Secondhand Smoke Clinical Trial
Parent eReferral to Tobacco Quitline in Primary Care
Secondhand smoke (SHS) exposure is a significant public health problem in that it both harms children and is widely prevalent, affecting more than 40% of US children. Tobacco cessation quitlines are effective in helping smokers quit, but few smokers make use of their services. Electronic health record-based systems that automate referral of interested parents to quitlines through pediatric settings may increase the proportion of smokers who successfully enroll in treatment.
This is a randomized controlled study of electronic quitline referral compared to standard
practice. Parent enrollment in the quitline will be reported to the study team by the state
tobacco quitline, managed by the Pennsylvania Department of Health.
This is a single site study at one large outpatient pediatric practice. Eligible study participants are parents/caregivers (hereafter referred to as "parents"), 18 years of age or older, who are present for the child's healthcare (both well-child and acute) visit, who smoke, and who are interested in receiving treatment through the tobacco quitline.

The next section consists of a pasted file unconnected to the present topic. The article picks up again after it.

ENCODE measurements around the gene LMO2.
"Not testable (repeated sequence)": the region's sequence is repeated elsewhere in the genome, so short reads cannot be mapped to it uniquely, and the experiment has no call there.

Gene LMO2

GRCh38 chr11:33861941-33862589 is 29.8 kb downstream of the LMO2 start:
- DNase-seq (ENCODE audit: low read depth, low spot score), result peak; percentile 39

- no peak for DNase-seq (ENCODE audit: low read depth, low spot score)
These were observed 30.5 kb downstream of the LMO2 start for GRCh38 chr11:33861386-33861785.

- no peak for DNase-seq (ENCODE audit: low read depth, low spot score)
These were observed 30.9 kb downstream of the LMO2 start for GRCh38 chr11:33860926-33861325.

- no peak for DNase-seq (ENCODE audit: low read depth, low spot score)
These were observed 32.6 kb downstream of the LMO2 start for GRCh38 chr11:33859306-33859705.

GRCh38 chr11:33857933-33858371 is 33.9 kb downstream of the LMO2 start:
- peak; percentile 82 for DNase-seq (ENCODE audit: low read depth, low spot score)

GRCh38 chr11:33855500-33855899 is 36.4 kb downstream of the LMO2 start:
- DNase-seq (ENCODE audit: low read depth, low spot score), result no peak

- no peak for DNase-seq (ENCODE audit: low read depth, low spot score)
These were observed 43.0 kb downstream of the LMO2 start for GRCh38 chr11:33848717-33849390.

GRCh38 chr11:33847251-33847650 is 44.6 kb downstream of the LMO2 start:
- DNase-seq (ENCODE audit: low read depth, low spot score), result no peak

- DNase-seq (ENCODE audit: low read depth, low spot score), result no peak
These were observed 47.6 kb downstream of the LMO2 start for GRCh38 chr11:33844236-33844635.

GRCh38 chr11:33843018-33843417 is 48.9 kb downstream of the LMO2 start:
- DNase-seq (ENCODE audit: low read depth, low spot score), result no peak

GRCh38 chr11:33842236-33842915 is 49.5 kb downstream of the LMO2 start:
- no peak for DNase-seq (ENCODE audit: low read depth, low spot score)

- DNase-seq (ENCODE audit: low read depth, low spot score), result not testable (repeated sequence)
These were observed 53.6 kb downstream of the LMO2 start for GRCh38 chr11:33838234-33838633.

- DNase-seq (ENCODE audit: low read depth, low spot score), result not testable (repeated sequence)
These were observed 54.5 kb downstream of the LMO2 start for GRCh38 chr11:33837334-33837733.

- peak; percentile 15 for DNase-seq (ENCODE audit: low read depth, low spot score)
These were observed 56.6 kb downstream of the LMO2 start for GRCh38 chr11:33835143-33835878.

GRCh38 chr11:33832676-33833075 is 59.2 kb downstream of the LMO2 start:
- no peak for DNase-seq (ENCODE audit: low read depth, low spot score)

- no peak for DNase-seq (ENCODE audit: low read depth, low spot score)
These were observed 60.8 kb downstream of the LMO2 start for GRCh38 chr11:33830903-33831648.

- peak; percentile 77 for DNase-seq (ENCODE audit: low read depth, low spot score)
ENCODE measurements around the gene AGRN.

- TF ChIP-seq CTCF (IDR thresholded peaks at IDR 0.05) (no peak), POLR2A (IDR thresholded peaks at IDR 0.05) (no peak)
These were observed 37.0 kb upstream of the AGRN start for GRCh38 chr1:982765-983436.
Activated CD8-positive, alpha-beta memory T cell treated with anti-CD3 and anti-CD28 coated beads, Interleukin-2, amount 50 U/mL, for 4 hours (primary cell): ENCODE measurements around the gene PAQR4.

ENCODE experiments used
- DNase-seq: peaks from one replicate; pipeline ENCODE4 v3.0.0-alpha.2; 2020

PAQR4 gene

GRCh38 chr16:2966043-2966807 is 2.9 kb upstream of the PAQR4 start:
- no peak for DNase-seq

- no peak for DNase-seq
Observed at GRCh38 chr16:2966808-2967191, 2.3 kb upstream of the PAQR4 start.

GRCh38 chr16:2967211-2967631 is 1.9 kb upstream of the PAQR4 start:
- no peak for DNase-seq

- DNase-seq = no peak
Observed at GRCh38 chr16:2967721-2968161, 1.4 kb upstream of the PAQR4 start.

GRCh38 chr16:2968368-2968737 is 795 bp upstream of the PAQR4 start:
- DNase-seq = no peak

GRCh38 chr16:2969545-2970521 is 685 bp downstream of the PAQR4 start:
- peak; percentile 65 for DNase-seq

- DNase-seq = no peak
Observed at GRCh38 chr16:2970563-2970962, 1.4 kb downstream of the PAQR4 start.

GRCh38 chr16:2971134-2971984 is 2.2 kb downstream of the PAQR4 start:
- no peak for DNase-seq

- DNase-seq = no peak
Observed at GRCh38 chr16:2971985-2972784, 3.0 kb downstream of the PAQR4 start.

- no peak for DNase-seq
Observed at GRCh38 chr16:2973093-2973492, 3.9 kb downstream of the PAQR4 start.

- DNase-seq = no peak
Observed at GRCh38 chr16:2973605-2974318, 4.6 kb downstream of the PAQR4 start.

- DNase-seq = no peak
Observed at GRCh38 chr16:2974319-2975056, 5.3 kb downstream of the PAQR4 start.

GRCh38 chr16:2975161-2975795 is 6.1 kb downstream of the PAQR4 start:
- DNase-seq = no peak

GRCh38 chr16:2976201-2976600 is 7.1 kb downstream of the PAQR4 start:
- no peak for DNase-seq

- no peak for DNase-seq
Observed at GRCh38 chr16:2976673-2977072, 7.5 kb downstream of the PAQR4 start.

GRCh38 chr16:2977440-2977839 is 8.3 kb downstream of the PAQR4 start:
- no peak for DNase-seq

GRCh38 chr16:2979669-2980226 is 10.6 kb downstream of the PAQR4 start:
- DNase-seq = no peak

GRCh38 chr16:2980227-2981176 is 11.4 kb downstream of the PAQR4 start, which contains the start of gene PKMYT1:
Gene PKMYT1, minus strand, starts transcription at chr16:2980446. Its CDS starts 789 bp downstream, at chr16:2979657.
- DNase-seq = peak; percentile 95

The intervention is electronic referral to the tobacco quitline for parent smokers. The referral process will be embedded in a tobacco treatment clinical decision support (CDS) tool, created to help pediatricians provide counseling and treatment to parent smokers. The primary outcome of interest is smoker enrollment in the quitline, defined as the proportion of parent smokers identified in the clinic that enroll in quitline treatment compared across the intervention (electronic referral) and control (standard practice) approaches. Secondary outcomes include patient and parent demographic and behavioral factors associated with successful enrollment. ;
|Source||Children's Hospital of Philadelphia|
|Start date||January 11, 2017|
|Completion date||August 2018|